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Thank you Economike. The

Thank you Economike. The post was very illuminating and instructive. It seems like it is much like the trickle-down theory of tax decreases...only in reverse. I will say that in your rental car example, the only time the off-airport rentals gain and the on-airport receives less revenue is if the tax is not passed on to the consumer. If it is passed on, you are correct and the town agencies will probably get some business. If it is eaten by the renting agency, the customer sees no change and no alteration of rentals is noted.

Thanks

mainemom
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If Bruce's original question

If Bruce's original question was, how will Maine pay for its share of the MaineCare expansion, then the answer is NOT: by borrowing.

The possibilities are: diverting surplus tax revenues in a given budget cycle (should there be any) to offset the new expenses; raising new revenues through taxation; spending less than planned on other programs; cutting reimbursements to providers; or some combination of these.

Did I miss any?

Bruce Libby
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No mainemom that covers the

No mainemom that covers the various mechanism that are all essentially borrowing in one form or another.
I never suggested borrowing, that was Anon. C statement. The question just never got really dealt with in original post.

Thank you though for a clear list of options that could be utilized to fund expansion.
Taking any of those things one could then proceed with various economic theories of how they would work or not.

Mike G
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Bruce

Bruce

Robert got it correct ,if the ballot had shown the numbers it probably stood a fair chance ,to not have been passed.

That is a poor assumption considering the history of Maine voters to pass any spending or bond issue. I've noticed that 55-60% of Maine Voters will vote yes on any spending question, any question that will be a freebee as they imagine it. The skeptics and realists among us vote no on any of the bond spending issues regardless of the worth of the initiative, because we know that they all get overwhelmingly passed.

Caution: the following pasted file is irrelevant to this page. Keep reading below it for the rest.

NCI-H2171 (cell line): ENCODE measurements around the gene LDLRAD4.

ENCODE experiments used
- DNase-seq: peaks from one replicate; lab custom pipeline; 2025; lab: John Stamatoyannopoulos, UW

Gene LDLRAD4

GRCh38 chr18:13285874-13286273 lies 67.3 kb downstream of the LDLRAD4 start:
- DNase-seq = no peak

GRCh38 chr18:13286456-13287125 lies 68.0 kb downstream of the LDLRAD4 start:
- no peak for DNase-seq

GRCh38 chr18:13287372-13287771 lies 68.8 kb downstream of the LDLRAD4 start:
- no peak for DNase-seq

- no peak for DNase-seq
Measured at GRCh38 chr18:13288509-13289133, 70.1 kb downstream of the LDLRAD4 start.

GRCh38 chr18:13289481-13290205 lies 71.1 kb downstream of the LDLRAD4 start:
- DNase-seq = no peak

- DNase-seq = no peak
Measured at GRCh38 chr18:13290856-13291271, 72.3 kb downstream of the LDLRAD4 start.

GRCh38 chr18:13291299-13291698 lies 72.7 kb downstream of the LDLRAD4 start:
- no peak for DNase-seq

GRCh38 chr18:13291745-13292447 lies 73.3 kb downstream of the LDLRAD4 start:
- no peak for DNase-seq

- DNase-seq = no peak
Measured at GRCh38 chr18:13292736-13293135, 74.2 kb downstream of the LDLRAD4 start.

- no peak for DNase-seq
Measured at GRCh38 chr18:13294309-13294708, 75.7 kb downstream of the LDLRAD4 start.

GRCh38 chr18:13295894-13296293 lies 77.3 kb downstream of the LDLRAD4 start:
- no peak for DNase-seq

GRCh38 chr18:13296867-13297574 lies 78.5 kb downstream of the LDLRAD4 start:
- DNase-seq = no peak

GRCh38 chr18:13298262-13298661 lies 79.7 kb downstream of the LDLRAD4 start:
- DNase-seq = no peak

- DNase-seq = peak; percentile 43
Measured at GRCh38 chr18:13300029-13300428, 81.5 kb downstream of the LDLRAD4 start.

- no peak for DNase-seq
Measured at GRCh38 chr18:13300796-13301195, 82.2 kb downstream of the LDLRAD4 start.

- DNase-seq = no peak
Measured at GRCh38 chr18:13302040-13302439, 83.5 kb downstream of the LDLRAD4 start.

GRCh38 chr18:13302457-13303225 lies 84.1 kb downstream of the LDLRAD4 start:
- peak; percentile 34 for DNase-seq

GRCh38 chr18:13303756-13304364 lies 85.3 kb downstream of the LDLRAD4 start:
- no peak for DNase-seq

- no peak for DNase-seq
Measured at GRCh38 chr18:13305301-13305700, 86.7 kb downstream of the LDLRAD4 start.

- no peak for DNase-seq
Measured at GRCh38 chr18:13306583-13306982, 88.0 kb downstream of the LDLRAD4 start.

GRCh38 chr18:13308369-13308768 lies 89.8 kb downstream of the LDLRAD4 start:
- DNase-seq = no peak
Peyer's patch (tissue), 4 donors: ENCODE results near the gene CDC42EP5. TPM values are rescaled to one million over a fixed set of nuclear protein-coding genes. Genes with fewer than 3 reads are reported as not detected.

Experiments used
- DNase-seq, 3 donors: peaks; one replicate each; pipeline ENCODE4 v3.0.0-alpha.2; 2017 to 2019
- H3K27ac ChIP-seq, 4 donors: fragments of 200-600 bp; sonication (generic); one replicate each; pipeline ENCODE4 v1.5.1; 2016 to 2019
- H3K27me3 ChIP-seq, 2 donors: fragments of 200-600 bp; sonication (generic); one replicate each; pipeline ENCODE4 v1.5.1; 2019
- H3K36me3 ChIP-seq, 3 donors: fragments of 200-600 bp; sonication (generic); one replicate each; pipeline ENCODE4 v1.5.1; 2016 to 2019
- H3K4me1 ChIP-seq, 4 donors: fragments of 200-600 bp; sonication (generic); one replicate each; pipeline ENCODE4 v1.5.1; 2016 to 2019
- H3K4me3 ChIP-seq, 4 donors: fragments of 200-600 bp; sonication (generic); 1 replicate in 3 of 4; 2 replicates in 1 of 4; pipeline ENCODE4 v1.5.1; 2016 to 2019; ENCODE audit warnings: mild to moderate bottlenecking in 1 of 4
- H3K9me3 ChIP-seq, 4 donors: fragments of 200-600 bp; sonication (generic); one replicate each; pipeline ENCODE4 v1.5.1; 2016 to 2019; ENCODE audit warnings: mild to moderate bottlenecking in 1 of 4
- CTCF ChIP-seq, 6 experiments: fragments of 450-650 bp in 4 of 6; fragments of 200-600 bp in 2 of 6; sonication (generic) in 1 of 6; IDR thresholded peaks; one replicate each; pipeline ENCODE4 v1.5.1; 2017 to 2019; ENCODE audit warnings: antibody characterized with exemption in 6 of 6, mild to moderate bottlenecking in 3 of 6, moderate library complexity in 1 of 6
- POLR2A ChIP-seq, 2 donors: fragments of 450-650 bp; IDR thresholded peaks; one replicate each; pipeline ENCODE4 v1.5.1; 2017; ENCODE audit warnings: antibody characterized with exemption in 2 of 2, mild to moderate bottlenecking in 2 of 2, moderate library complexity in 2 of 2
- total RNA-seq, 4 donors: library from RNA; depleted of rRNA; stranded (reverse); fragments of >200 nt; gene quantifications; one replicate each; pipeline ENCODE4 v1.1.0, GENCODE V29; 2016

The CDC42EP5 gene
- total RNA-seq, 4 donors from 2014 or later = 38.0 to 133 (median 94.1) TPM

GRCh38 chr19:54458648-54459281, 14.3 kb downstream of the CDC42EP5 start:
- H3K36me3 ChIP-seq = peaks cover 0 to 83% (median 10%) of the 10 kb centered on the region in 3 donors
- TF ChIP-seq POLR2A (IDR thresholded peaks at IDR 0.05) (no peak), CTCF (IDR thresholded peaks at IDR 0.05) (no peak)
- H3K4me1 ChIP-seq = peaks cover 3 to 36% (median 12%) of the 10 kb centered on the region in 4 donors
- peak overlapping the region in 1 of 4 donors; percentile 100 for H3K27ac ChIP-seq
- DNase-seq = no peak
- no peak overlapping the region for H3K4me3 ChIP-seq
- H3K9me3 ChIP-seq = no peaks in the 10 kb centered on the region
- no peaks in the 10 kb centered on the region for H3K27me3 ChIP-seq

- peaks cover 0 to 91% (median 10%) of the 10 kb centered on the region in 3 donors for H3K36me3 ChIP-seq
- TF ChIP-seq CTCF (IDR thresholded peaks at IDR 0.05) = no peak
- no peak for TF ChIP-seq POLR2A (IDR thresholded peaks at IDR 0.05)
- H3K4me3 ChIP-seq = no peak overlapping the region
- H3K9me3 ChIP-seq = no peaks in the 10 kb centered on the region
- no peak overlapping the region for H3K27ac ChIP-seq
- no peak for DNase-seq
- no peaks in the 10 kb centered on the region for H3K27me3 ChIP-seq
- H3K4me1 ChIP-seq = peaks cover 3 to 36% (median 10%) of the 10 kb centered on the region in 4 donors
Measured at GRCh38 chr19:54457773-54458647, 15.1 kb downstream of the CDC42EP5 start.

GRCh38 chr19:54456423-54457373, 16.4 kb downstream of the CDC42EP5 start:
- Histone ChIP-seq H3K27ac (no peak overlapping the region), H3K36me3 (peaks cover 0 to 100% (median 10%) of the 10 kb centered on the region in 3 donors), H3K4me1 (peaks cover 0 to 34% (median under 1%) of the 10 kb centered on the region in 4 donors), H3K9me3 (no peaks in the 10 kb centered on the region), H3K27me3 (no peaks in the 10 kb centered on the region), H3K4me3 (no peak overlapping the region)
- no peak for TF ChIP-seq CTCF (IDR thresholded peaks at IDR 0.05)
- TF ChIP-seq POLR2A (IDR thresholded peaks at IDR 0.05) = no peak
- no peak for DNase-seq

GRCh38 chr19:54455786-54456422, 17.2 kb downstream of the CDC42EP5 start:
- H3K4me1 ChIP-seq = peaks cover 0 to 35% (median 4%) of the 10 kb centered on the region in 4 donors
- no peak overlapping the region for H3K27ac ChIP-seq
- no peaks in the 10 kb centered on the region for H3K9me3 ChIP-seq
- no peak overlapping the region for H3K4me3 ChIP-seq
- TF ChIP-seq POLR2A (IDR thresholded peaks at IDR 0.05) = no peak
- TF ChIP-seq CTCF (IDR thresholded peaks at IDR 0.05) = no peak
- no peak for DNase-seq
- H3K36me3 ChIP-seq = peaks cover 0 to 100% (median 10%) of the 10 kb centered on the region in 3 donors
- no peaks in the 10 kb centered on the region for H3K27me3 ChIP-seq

How will we pay for it? The majority of voters don't care and there lies the harm of the people's initiatives and failure of the legislature to take responsibility for providing funds out of the general fund for infrastructure and health care spending, etc. Let the people borrow it?

Economike
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Someone once said "The

Someone once said "The spending IS the tax." Milton Friedman, maybe?

In any case, once the state commits to pay for the medicaid expansion, the taxpayers are liable. Unless that man behind the tree shows up.

Economike
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Robert got it correct ,if the

Robert got it correct ,if the ballot had shown the numbers it probably stood a fair chance ,to not have been passed.

I thought my idea of having to pay to vote "yes" would have worked.

Watcher
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Mike G, I think it is more

Mike G, I think it is more likely that lots of voters don't have a clue what a "bond issue" is. We do have incredibly dumb voters in America. If the ballot issue said "Shall we borrow $40 billion to spend on reducing student loan debt and you will have to pay it back by paying more taxes?" the votes just might turn it down.

Bruce Libby
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Thee is some hope maybe, when

There is some hope maybe, when enough realize they are paying for some twenty something lay about
recovering from his Narcan rescue in basement of Mom and Dads place, on their dime.